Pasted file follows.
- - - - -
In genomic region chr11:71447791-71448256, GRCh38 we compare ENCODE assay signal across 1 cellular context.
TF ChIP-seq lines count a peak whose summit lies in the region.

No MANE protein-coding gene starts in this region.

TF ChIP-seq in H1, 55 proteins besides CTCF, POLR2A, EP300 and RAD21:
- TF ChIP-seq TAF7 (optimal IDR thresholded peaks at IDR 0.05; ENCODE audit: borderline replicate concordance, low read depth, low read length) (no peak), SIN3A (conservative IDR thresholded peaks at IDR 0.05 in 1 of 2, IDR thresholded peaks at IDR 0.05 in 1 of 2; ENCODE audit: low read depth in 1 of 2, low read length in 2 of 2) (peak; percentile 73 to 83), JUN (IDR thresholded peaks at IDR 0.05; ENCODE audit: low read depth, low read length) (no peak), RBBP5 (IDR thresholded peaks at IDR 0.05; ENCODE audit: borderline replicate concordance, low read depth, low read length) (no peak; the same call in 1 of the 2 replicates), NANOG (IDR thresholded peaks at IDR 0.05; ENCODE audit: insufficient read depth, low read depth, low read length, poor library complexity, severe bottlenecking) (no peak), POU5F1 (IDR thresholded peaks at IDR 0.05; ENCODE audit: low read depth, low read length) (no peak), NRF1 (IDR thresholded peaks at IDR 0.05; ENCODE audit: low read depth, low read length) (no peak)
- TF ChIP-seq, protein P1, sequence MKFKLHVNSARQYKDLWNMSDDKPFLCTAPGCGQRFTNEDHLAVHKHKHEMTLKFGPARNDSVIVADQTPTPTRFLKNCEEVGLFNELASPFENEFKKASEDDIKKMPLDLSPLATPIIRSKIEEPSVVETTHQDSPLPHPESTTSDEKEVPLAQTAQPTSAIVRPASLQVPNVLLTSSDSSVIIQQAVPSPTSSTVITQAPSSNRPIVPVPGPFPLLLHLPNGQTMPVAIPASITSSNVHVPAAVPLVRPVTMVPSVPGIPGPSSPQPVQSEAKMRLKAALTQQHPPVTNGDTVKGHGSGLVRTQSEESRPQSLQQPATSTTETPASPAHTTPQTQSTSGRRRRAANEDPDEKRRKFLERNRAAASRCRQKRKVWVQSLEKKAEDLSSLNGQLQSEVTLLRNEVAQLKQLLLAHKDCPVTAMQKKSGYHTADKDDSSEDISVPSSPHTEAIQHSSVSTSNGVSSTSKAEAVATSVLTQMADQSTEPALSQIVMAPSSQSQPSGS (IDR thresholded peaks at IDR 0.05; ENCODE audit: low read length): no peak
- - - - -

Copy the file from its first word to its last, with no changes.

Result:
In genomic region chr11:71447791-71448256, GRCh38 we compare ENCODE assay signal across 1 cellular context.
TF ChIP-seq lines count a peak whose summit lies in the region.

No MANE protein-coding gene starts in this region.

TF ChIP-seq in H1, 55 proteins besides CTCF, POLR2A, EP300 and RAD21:
- TF ChIP-seq TAF7 (optimal IDR thresholded peaks at IDR 0.05; ENCODE audit: borderline replicate concordance, low read depth, low read length) (no peak), SIN3A (conservative IDR thresholded peaks at IDR 0.05 in 1 of 2, IDR thresholded peaks at IDR 0.05 in 1 of 2; ENCODE audit: low read depth in 1 of 2, low read length in 2 of 2) (peak; percentile 73 to 83), JUN (IDR thresholded peaks at IDR 0.05; ENCODE audit: low read depth, low read length) (no peak), RBBP5 (IDR thresholded peaks at IDR 0.05; ENCODE audit: borderline replicate concordance, low read depth, low read length) (no peak; the same call in 1 of the 2 replicates), NANOG (IDR thresholded peaks at IDR 0.05; ENCODE audit: insufficient read depth, low read depth, low read length, poor library complexity, severe bottlenecking) (no peak), POU5F1 (IDR thresholded peaks at IDR 0.05; ENCODE audit: low read depth, low read length) (no peak), NRF1 (IDR thresholded peaks at IDR 0.05; ENCODE audit: low read depth, low read length) (no peak)
- TF ChIP-seq, protein P1, sequence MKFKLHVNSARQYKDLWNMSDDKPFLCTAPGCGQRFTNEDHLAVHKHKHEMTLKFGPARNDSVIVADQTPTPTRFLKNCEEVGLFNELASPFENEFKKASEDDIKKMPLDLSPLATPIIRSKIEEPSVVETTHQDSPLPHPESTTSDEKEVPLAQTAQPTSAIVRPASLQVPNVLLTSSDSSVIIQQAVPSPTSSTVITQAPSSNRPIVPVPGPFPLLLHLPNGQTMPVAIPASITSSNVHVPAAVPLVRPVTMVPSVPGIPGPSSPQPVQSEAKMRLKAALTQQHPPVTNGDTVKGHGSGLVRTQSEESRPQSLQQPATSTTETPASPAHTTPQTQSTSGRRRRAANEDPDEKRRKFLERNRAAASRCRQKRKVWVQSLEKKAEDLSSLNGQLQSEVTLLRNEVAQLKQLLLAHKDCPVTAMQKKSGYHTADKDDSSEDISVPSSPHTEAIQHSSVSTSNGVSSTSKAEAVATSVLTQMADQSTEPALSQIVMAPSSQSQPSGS (IDR thresholded peaks at IDR 0.05; ENCODE audit: low read length): no peak